20 Dec

Working in Coffee Shops – Is it Safe?

coffee shop

It’s December and with offices across the country emptying at a slow trickle, coffee shops everywhere will be filling up

Employees, freelancers, remote workers and business owners will all be looking for free Wi-Fi to send those important emails and last-minute projects at the cost of a cappuccino. But working in coffee shops brings with it a different set of problems like data security.

A recent study by global flexible workspace provider, Regus showed that corporates are moving away from the head-office model and moving closer to where their employees live. The study showed that the aggregate annual time savings by people working at their centres in suburban areas were a total of 474 days per year, of which it is assumed 237 days would be used for personal purposes. That is why more employers are allowing employees to work nearer where they live or go on holiday, instead of wasting precious family time.

The 30th of November was Computer Security Day – a stark reminder that the more technology allows us the freedom to work anywhere, the greater the risk of our personal or business data being hacked.

With this in mind, we’ve put together 3 important things you need to do to protect yourself, your company or your clients if you are working at a coffee shop this holiday season:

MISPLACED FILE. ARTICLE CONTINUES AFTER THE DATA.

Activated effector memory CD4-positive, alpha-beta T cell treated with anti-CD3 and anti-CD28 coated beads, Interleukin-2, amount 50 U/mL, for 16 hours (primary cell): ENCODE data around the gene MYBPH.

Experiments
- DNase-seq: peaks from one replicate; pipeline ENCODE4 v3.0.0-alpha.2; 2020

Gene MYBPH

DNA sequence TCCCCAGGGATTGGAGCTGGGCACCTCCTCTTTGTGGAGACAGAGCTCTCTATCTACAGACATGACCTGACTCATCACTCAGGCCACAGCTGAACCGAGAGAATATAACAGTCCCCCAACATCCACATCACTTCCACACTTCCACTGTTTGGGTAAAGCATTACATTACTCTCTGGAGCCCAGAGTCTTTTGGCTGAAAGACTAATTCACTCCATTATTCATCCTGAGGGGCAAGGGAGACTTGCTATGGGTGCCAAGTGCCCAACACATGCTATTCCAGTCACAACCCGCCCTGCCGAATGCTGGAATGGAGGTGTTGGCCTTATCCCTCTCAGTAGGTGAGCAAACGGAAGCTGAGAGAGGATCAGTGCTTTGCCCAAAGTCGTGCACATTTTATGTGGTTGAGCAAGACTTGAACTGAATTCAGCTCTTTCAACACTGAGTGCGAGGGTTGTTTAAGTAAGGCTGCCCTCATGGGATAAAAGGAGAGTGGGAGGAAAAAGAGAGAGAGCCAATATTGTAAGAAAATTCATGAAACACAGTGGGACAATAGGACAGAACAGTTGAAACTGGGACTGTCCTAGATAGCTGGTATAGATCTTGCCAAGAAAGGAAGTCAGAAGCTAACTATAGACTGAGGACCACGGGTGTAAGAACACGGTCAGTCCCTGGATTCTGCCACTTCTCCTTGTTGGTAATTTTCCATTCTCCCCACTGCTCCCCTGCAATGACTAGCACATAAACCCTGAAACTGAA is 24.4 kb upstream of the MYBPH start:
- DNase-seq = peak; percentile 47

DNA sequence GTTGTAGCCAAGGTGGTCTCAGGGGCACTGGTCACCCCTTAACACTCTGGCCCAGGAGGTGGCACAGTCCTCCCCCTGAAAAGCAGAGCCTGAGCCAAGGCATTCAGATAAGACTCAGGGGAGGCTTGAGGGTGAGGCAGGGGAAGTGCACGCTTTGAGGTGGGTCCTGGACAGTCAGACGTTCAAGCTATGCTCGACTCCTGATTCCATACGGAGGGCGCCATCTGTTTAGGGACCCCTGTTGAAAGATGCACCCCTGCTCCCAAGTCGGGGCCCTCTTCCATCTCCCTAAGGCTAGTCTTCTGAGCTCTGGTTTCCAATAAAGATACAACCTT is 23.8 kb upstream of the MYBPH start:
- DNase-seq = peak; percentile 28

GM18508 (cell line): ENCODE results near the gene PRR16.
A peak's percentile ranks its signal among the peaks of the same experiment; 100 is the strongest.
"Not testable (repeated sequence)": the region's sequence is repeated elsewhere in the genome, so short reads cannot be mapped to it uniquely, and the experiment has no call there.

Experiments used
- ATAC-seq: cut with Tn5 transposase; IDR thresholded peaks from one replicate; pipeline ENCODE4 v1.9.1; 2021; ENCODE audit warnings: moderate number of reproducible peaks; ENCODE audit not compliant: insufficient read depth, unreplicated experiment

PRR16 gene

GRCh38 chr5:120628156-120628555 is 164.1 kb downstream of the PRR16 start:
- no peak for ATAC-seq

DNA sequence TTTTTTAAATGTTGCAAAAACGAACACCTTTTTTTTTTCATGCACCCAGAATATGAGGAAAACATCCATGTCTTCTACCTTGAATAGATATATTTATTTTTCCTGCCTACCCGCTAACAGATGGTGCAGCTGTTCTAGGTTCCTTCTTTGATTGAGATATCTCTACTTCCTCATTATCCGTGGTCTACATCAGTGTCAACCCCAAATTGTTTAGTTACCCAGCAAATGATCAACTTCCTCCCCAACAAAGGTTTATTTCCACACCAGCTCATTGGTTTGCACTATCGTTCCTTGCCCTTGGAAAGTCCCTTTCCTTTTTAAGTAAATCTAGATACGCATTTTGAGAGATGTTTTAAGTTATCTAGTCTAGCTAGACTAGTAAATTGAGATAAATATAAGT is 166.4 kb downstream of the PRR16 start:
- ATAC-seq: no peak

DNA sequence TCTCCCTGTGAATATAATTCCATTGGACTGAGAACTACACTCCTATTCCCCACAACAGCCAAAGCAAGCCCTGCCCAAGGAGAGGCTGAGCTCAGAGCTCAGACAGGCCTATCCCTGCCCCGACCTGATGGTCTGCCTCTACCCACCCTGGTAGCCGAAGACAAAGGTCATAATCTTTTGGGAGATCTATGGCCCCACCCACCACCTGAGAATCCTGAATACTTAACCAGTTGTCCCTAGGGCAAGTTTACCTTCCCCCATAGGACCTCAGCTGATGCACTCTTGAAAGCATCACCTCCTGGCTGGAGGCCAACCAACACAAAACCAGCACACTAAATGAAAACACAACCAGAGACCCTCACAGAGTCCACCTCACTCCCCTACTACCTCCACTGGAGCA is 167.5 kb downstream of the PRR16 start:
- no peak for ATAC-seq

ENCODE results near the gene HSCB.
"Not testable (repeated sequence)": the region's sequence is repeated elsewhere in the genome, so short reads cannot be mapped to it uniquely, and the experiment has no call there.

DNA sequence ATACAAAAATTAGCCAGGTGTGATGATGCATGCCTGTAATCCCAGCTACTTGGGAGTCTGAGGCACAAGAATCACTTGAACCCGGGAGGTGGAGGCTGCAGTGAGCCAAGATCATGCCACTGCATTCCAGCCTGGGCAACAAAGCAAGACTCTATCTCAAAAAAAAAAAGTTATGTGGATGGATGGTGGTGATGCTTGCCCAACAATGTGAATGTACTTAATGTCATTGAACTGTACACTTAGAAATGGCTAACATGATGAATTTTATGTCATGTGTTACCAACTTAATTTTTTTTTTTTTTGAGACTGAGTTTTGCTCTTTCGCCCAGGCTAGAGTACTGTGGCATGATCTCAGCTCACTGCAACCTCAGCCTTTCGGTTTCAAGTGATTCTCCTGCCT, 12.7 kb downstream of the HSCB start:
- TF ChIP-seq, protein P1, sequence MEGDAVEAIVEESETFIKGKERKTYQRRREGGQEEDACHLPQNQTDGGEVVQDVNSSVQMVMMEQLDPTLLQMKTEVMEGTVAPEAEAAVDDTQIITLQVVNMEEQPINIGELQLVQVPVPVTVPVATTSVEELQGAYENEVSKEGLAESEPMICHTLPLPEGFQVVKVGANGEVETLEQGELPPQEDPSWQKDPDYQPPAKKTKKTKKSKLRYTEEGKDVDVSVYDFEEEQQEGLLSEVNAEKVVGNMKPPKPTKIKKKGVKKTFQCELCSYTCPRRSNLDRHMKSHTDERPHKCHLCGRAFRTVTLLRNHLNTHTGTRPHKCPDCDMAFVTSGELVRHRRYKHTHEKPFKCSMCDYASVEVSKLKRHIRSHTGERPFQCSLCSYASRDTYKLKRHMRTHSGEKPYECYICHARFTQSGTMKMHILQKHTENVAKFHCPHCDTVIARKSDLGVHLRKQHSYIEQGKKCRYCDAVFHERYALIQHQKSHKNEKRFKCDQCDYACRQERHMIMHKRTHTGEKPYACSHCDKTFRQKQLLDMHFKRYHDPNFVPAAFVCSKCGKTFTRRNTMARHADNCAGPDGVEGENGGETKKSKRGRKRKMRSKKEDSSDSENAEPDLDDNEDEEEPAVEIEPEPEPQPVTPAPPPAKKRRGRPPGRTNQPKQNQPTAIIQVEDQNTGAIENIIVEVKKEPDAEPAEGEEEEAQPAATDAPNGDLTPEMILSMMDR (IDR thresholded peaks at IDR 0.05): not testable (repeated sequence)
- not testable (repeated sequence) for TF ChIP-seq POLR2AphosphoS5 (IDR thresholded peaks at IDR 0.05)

1. Physical location

    Think of where you physically sit and how many people can see your screen. Shoulder surfing is on the rise and during this time of year, passwords are ripe for the picking while people relax and go into holiday mode, leaving their screens unattended while they pop to the bathroom, check out the cakes on display or collect their latte.

  2. Data security

    This ranges from your own device security i.e. making sure all your updates on your phone or laptop are recent, to the safety of the Wi-Fi connection. Lifewire suggests: “Unless a Wi-Fi network is secured by strong WPA2 encryption (and you can bet a public one isn’t), any information sent over the network can be intercepted easily by others on the network. To secure your data, there are a few things you should do, including: log on only to secure websites (check for the HTTPS and SSL sites), use a VPN to connect to your company or home computer, enable your firewall, and turn off ad-hoc networking.”

    Also activate tracking for your devices so you can check whether you left it behind somewhere or whether it is in fact, stolen.

  3. Phone calls

    If you take business calls, it’s only fair that you let your colleagues, employer or clients know that you are in a public place and arrange a time when you can speak privately. Never mention companies or individuals in public.

If all of this seems like too much effort, or if you are worried your employees will put your company’s security at risk, go to regus.co.za to find a secure seat at one of over 55 flexible workspaces in South Africa and over 3000 globally.


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